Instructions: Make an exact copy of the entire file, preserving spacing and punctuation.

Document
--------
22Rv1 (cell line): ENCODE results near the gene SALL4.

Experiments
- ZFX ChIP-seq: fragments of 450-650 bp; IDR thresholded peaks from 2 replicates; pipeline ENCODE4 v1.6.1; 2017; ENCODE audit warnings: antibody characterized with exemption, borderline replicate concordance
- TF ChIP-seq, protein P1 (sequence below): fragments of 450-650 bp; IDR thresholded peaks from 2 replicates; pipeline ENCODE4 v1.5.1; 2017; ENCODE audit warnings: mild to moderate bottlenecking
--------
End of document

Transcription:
22Rv1 (cell line): ENCODE results near the gene SALL4.

Experiments
- ZFX ChIP-seq: fragments of 450-650 bp; IDR thresholded peaks from 2 replicates; pipeline ENCODE4 v1.6.1; 2017; ENCODE audit warnings: antibody characterized with exemption, borderline replicate concordance
- TF ChIP-seq, protein P1 (sequence below): fragments of 450-650 bp; IDR thresholded peaks from 2 replicates; pipeline ENCODE4 v1.5.1; 2017; ENCODE audit warnings: mild to moderate bottlenecking